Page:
Writer James Ellroy has one ambition: to be the world's best crime novelist


September 25, 1992|By Tim Warren | Tim Warren,Book Editor

Washington -- "Talent, even of a very high order, cannot sustain an achievement," Graham Greene once observed. "Whereas a ruling passion gives to a shelf of novels the unity of a system."

James Ellroy knows this and believes this. He lives an obsession every day -- to be the best crime novelist of the 20th century.

Not that his accomplishments have been meager. Mr. Ellroy has 10 crime novels behind him -- ones, some people say, that have virtually re-invented the genre of the noir mystery. He has a great critical reputation and a three-book contract with Alfred A. Knopf, the best publishing house in America. But that is not enough.

"I want to be the Beethoven of the crime novel," Mr. Ellroy said in a recent interview on a promotional tour for "White Jazz," his latest book. "If I had a hero, it wouldn't be a writer but Beethoven, who was the greatest musician of all time."

With "White Jazz," Mr. Ellroy completed what he calls his "L.A. Quartet" -- four books set after World War II that chronicle the underside of Los Angeles, a place where the egregiously corrupt police force is as murderous and treacherous as the criminals it is supposed to contain. Dave Klein, the violent and tormented police lieutenant who is the chief character in "White Jazz," is a slumlord and has killed under orders from the Mob.

Says Mr. Ellroy: "He's grasping for decency and self-sacrifice just so he won't choke on the blood and pus of his own life."

The Quartet was boldly conceived, a testament to Mr. Ellroy's ambition and drive. It worked, too: Of the first book in the series, "The Black Dahlia," Andrew Vachss, a top crime novelist himself, wrote, "James Ellroy surges to the forefront of contemporary American crime fiction -- Krafft-Ebing in one hand, a chainsaw in the other."

Other leading crime writers, such as Elmore Leonard and Jonathan Kellerman, have been as generous in their praise. Mr. Ellroy's editor at Knopf, Sonny Mehta, says his books "represents the best of crime writing in that they stand above the plot and address the issues of justice and motivation, and history."

But that still is not enough.

"He's absolutely driven -- he's maniacal," says Otto Penzler, owner of the Mysterious Bookshop in New York, who helped publish several of Mr. Ellroy's earlier novels through the Mysterious Press and remains a friend. "He's the most focused human being I've ever known. He can exclude everything else in the world when he's working -- food, sex, you name it -- to get the book written the way he wants."

That's why, money and critical success aside, there's no question about James Ellroy's remaining lean and hungry. He's still snapping at the scraps that may fall off the dinner table.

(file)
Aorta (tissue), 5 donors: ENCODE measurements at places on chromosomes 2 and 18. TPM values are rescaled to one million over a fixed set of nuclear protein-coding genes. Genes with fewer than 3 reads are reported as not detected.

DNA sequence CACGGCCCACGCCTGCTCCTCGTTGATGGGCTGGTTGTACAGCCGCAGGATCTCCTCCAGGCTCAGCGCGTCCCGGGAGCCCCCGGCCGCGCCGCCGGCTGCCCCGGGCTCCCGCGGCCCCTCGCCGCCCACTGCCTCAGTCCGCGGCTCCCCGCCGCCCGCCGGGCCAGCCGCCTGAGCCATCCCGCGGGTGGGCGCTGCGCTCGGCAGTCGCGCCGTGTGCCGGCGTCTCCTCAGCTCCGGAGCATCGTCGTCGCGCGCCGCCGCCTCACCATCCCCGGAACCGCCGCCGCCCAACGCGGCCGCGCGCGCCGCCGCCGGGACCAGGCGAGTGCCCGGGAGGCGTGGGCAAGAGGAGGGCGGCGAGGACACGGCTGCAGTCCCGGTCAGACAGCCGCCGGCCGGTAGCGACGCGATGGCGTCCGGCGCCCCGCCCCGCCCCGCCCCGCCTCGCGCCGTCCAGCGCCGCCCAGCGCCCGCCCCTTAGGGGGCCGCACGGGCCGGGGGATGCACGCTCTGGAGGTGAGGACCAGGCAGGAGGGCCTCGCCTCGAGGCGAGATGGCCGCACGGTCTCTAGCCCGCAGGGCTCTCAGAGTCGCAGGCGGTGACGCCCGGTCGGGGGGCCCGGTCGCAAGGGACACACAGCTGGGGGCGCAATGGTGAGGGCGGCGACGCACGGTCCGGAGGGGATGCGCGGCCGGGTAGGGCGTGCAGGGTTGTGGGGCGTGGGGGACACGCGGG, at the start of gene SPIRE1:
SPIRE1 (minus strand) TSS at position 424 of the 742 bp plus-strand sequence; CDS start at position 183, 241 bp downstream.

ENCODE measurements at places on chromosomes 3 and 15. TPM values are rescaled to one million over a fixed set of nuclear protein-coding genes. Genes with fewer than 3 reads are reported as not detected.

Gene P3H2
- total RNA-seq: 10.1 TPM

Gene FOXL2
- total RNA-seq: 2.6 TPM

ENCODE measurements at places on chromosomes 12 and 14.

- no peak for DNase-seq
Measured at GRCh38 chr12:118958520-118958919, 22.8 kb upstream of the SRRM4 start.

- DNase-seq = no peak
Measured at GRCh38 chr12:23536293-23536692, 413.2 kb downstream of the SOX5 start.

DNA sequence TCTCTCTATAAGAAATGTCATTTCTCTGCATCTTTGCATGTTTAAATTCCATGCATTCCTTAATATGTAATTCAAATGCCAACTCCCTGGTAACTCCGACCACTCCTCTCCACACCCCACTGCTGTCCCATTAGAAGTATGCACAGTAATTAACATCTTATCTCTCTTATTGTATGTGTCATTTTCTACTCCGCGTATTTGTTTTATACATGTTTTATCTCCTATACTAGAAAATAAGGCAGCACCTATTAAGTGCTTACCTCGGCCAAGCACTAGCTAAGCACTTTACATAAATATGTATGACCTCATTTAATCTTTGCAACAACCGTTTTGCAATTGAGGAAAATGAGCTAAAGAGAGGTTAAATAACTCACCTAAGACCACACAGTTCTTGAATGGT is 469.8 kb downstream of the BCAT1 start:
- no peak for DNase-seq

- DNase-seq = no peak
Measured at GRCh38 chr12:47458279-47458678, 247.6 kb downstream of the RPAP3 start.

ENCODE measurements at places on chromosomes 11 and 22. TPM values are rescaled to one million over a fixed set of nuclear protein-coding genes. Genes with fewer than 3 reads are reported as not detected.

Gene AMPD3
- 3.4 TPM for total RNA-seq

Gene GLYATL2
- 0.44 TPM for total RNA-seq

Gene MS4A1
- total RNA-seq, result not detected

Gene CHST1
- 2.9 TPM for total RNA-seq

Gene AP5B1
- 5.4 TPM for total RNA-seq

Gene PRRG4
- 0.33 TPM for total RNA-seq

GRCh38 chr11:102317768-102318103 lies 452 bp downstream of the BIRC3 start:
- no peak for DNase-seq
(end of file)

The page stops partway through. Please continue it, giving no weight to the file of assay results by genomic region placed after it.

It's understandable. Mr. Ellroy's hardscrabble origins have taken legendary proportions among crime-novel aficionados.

When he was 10, his mother was murdered by a stranger she met at a Los Angeles bar -- an event, he said, "that first sparked my interest in crime. Crime has always been the focus of my darkest curiosities, and a source of endless fascination."

His father "was 60 and already infirm. I grew up right on the edge. I grew up strange. I grew up on the edge of Hancock Park, which was this wealthy, WASP-y enclave. Yeah, I was a WASP, but so what? We had no money, we had no car."

His father died when he was 17, and then James Ellroy hit the streets, becoming "a pathetic, drug-addicted, sex-crazed chump." He was arrested numerous times on various misdemeanor charges ("I used to go to jail in my 20s, and I picked up a lot of stuff for my books that way," he says slyly). But he always read a great deal, even through the worst of it all. He stopped drinking in 1977 and two years later began his first crime novel, "Brown's Requiem."

His days of drifting were over: James Ellroy had found his calling. "I had been an obsessive personality in waiting for an earth-shaking obsession for a long time, and when it happened, that was it," he said.

Mr. Ellroy says he's tired of the glamorization of his background, but acknowledges it has provided fertile material. "After my father died and I was running wild, I would break into houses," he says. "It was a big thrill. So I when I began writing, I became obsessed with this whole notion of policeman as voyeur, the notion of a public servant with a gun, and the sanction to investigate crime, who is afire with dark curiosities, with sexual curiosities, curiosities as to the way people live.

"My wife, you know, contends that I am Gatsby -- that I grew up immensely hungry, and now I have got mine to a degree," he says. "Well, these notions remain very, very powerful, and the only way I can touch them is write about them."

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